How much money do you have?
Houses are expensive to maintain, but they also have the potential to become a liability if the housing market trends downwards. Do you have the ability to absorb a 10-15% loss on your home’s value, or are you prepared to be stuck in that home until you recover that 10-15% loss plus an additional 6% in realtor fees? Noting that on a 4% 30 year loan, it will take you roughly 8 years to recover 16%, to break-even.
Imagine how many young people with virtually nothing to their names purchased in 2006 and 2007 and are now 10%, 15%, 20%, or 30% under on the mortgage. When you are young with a low amount of liquid assets, taking a hit can be life altering.
How much is being mobile worth to you?
How secure is your job? Do you think you will want to be at your job for the foreseeable future? If there is uncertainty of your job, there most certainly is added uncertainty for owning real estate. Is there a chance that there will be a more lucrative opportunity for you elsewhere?
How is your relationship with your boyfriend/girlfriend/wife/husband?
Your relationship needs to be solid before investing in real estate. Real estate typically is one more problem to deal with in a break-up and/or divorce. Your housing needs may abruptly. Make sure you are on the same page or be prepared to live with the outcome.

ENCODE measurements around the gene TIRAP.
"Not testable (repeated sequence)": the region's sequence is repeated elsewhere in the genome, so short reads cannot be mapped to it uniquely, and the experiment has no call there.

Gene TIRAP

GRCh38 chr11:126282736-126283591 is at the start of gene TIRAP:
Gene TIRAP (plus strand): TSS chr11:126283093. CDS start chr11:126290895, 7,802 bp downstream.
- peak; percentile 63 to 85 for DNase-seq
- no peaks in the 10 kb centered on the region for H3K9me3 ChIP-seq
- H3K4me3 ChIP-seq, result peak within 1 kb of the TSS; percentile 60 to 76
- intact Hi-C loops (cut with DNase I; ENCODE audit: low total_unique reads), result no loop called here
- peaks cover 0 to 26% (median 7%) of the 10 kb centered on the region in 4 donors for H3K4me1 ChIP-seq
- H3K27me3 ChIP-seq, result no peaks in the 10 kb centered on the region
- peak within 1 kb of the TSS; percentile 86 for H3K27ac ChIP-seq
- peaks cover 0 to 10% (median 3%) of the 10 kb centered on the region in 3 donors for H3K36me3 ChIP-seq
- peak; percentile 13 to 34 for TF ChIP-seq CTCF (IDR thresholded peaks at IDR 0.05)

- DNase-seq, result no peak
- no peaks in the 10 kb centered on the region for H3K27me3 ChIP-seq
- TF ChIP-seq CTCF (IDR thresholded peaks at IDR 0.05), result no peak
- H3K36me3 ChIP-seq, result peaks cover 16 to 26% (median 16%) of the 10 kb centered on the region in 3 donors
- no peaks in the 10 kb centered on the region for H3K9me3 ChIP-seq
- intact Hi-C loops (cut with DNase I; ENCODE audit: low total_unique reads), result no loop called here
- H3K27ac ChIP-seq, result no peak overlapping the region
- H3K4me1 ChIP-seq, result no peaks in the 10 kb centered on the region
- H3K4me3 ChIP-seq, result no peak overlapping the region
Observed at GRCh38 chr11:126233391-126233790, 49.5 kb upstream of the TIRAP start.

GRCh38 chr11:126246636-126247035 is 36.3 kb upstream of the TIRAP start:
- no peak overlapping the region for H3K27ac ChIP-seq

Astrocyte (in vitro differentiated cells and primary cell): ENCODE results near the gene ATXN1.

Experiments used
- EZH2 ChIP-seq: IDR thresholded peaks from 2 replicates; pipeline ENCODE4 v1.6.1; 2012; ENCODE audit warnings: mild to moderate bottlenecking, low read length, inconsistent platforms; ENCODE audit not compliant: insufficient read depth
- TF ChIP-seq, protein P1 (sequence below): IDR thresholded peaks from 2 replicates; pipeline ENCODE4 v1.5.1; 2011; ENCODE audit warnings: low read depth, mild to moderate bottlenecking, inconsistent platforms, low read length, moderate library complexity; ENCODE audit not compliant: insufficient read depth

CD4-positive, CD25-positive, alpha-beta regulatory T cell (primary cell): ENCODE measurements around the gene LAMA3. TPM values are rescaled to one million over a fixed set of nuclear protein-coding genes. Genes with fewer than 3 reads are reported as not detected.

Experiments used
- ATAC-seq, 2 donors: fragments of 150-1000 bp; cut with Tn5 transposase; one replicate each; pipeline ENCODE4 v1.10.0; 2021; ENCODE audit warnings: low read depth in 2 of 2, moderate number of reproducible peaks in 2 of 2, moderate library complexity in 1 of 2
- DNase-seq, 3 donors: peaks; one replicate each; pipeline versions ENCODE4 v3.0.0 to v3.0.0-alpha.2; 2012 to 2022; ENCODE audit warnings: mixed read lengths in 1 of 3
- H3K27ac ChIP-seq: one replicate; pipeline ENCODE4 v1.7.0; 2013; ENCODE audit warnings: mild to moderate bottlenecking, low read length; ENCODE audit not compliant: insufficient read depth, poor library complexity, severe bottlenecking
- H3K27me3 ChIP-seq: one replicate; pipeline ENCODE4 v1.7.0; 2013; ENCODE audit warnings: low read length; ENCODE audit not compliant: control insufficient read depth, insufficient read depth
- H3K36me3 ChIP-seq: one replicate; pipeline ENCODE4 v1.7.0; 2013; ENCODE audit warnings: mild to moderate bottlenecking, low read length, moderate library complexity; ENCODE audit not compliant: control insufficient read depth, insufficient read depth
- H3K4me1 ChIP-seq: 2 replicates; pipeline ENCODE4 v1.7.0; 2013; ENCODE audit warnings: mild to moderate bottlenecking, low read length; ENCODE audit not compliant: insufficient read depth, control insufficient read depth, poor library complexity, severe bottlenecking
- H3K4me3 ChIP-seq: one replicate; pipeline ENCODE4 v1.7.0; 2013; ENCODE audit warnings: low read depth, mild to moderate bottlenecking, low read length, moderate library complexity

Will your “starter home” last at least 5 years with the option to go 10+years?
I personally view 5 years as a break-even indicator. If you can’t make it 5 years, then you are probably going to take a hit when it comes time to sell. Be certain that the home or real estate option you are considering will meet your needs long enough to be viable.
What tax benefit would I get from owning a home?
Be sure you understand the actual net tax benefit, often it is over-estimated how much a house actually saves you in a given year.
How much work does the home need?
The more work a house needs, the more liquid assets you need to have or you need to be prepare to live with those issues.